Tower of Fantasy is a whirlwind of enjoyable combat, exploration and mini-games, mixed with a nefarious gacha system and the annoying proclivity to time and level gate progression. The ability to create your own character, team up with other players, participate in a huge guild, and battle hordes of monsters with a deep yet simplistic combat system tips the scales just enough to warrant the hype that it has been given. Tower of Fantasy dips its toe into greatness through extensive gameplay systems and an accessible game loop that has broad appeal. No matter what you like doing, whether it’s team play, exploration, PvP, or dungeon running, you can find it here. Just temper this fantasy with the realization that you should never spend more than you can afford. Hotta built Tower of Fantasy as a marathon, so there’s no better time than now to enjoy the journey at your own pace.
Chimeraland by Pixel Soft is an unpolished experience with minor bugs, but it is still weirdly fun. Player races and various creatures are some of the oddest things I have seen in any MMO. The layout of the UI for PC is not intuitive compared to mobile, and there are localization issues. Players may be turned away by some of the graphics and the initial learning curve. But if you can get by these issues, there is a lot of game here for players who enjoy exploration, survival building mechanics, and pet collection/evolution. While many of Chimeraland’s systems at a base level can feel familiar, it is a unique experience.
There’s nothing new to see here, just a port of an old classic. For some, I’m sure that this is all that they want or need, but for others I feel that it’s a shame Dark Alliance II hasn’t been modernized - at least a little bit - to bring the gameplay more in line with the times so that it would feel more accessible to newer players. Even still, Baldur’s Gate: Dark Alliance II’s price tag at $29.99 feels too steep for what it is. Unless you’re a diehard fan of the Dark Alliance series, I’d wait for a hefty sale before picking this up.
The Elder Scrolls Online: High Isle brings with it many great moments, and the landscape of the Systres is a joy to explore, especially the jungle prison of Amenos. While its story is predictable, I’m not uninterested as I look forward to the rest of the year’s content drops. In the end, it's this formulaic malaise that keeps The Elder Scrolls Online: High Isle from being truly great.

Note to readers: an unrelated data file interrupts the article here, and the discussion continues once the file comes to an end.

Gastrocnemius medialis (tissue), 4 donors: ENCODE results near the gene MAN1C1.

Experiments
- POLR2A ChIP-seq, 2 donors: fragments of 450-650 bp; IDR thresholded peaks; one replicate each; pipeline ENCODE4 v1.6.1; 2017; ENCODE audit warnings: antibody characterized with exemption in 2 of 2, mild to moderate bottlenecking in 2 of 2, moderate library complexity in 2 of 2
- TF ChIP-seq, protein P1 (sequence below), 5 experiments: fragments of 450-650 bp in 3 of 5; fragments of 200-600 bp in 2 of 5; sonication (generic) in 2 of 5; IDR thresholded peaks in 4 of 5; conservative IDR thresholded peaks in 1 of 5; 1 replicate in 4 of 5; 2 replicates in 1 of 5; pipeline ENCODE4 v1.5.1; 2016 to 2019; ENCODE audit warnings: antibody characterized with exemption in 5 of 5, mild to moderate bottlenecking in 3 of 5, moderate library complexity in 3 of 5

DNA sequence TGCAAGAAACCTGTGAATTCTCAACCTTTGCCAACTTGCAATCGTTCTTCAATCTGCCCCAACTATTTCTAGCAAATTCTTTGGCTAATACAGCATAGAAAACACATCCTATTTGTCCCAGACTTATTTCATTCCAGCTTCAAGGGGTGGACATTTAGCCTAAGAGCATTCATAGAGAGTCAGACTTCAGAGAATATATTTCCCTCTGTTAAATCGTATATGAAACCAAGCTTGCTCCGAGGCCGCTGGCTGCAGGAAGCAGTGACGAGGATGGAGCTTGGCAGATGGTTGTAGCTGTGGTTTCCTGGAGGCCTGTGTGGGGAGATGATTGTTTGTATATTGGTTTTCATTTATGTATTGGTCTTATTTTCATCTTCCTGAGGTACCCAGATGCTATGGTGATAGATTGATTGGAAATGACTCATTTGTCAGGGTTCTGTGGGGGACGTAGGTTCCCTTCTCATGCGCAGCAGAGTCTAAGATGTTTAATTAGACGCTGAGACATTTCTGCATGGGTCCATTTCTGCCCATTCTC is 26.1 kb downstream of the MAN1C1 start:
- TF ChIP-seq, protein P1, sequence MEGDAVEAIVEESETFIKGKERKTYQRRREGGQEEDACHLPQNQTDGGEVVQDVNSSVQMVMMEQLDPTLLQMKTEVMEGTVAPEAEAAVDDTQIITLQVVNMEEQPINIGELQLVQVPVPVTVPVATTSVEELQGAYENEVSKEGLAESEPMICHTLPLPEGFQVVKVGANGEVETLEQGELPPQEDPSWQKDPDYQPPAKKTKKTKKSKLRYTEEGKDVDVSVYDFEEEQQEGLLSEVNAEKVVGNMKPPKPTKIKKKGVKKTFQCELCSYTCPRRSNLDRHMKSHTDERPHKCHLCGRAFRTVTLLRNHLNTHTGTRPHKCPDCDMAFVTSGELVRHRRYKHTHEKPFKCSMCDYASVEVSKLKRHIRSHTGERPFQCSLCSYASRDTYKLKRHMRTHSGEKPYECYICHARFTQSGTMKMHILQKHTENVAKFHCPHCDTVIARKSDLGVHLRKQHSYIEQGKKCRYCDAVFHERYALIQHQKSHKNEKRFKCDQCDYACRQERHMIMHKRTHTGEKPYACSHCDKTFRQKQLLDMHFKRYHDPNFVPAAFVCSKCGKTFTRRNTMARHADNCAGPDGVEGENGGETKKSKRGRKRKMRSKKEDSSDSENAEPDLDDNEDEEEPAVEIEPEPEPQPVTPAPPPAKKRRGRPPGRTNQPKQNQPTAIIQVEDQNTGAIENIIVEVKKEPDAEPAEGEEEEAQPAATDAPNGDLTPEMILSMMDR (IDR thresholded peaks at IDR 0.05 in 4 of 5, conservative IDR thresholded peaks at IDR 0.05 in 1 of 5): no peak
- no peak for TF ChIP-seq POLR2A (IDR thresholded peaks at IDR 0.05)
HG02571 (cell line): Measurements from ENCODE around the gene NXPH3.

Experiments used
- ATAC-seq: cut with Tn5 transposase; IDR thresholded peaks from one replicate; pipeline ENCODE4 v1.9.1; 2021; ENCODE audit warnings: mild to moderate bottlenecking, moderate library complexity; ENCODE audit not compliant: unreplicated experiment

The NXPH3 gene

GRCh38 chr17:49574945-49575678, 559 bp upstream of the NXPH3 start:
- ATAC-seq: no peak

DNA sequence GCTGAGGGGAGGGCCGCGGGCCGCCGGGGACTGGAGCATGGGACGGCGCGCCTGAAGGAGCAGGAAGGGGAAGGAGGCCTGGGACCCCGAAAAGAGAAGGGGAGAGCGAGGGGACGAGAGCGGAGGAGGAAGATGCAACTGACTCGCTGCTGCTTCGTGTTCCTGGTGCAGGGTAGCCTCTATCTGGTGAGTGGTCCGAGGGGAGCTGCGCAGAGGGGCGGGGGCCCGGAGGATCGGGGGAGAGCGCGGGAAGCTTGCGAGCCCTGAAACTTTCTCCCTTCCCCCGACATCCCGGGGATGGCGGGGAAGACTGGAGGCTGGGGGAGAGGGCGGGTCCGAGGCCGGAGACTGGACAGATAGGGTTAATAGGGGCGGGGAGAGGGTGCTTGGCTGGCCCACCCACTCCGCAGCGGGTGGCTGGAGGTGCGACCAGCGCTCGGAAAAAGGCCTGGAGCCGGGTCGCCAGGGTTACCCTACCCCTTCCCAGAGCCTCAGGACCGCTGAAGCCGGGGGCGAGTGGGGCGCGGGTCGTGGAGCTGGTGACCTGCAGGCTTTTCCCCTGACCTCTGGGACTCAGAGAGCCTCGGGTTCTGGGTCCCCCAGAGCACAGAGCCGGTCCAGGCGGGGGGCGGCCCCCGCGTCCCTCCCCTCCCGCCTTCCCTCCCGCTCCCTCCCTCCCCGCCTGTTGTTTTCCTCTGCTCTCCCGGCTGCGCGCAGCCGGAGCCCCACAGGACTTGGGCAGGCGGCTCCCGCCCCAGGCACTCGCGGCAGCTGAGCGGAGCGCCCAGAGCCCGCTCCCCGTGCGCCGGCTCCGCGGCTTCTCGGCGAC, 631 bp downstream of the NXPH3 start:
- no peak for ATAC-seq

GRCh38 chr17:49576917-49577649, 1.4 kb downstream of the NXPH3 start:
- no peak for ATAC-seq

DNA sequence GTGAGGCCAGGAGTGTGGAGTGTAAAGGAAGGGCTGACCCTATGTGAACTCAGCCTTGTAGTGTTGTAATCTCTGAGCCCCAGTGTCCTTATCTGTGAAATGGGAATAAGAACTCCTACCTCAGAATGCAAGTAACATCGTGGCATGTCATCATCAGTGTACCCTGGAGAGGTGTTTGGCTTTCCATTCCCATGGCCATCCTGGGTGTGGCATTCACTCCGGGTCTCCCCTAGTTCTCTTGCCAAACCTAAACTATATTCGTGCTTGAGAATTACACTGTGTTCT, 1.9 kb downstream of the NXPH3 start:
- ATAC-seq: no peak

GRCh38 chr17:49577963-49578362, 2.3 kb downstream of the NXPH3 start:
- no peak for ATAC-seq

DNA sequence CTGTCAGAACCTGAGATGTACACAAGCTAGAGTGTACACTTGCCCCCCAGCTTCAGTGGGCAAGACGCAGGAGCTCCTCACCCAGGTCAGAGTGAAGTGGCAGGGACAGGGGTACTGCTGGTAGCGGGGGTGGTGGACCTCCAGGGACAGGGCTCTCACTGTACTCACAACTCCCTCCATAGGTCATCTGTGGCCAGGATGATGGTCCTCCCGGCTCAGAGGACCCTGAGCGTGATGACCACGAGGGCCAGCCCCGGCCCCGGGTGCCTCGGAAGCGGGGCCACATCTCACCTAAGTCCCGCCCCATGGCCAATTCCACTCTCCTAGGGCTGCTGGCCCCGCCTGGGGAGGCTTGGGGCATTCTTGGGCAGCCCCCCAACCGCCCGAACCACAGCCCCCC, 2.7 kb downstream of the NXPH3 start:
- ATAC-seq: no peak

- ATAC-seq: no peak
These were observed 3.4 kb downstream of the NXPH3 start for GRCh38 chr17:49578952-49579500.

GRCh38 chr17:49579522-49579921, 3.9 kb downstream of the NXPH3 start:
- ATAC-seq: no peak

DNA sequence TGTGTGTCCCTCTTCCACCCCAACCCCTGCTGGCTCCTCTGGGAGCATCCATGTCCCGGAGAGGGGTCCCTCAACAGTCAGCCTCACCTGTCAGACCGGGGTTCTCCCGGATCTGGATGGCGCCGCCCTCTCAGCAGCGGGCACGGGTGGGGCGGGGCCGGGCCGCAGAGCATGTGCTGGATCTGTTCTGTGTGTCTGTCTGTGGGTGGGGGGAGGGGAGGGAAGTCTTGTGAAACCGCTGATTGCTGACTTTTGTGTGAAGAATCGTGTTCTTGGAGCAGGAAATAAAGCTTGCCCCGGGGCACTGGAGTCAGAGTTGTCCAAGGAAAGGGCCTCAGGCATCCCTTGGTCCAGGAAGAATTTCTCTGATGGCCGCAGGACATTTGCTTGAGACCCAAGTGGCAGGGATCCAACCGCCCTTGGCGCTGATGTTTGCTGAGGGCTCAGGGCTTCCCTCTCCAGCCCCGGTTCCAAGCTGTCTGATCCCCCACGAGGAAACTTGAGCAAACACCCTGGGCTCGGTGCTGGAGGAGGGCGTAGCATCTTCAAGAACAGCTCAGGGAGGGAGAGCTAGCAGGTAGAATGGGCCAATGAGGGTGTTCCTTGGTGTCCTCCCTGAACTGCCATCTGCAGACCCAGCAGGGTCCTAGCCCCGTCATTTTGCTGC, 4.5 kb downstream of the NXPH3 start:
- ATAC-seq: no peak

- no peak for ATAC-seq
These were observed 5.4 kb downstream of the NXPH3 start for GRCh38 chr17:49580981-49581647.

Harebrained Schemes has done an excellent job porting the Shadowrun Trilogy to consoles. I only tried the PlayStation 5 version, but I would expect to have the same experience on the PS4 or any of the Xbox consoles. As a primarily PC gamer, I must admit that the team did an excellent job of adapting the UI to support a controller and big-screen TV. I would even say it’s worth paying full price to get the console version over the PC version, which can be found at a discount. The only thing missing is an upgrade in performance. Maybe Harebrained Schemes is saving that for another foray into the Shadowrun universe.
The bones of Worldslayer are excellent, but the story and end game content are greatly lacking. I would love to see a hybrid system that comes in smaller chunks of content at a faster pace, such as in the form of a season passes. Leave out the microtransactions and add $10 clips of content quarterly, that way players can feel like the story is still alive. As it stands, the story abruptly ended in a frustrating way. I am rooting for Outriders to succeed as one of the best looter shooters, but right now the end game is going to get just as tedious as the previous end game content.
I had such excitement for Diablo: Immortal through development, and the game itself is a solid experience and well worth the time. I'm not sure how well it will hold up over the long term as an MMO, but it's a good effort, and if I could just score that alone, it would be a 9. However, the monetization is very player unfriendly currently. Rather than getting out of the way and letting players enjoy the game and then spend money because they want to support a game they love, we are consistently being leveraged into feeling like we have to spend an indeterminate amount of money just to have a chance. Heck, you might have to shell out money just to make a clan to play with your friends. This isn't the worst monetization I have seen, but it's still a far cry from good.
Stardock has created a game with good bones. Some of the new systems, such as the core world management and ideology system, add to/improve the game. Unfortunately, other systems feel tedious at times. They are not broken per se but are not quite there yet. They either bog down the gameplay or lack impact on the experience. The core gameplay loop is decent, but it just didn’t hook me into feeling the need to play one more turn before bed. If you enjoy the series, Galactic Civilizations IV is worth picking up. Otherwise, I would wait for a few patches or DLC to help flesh out some of the systems.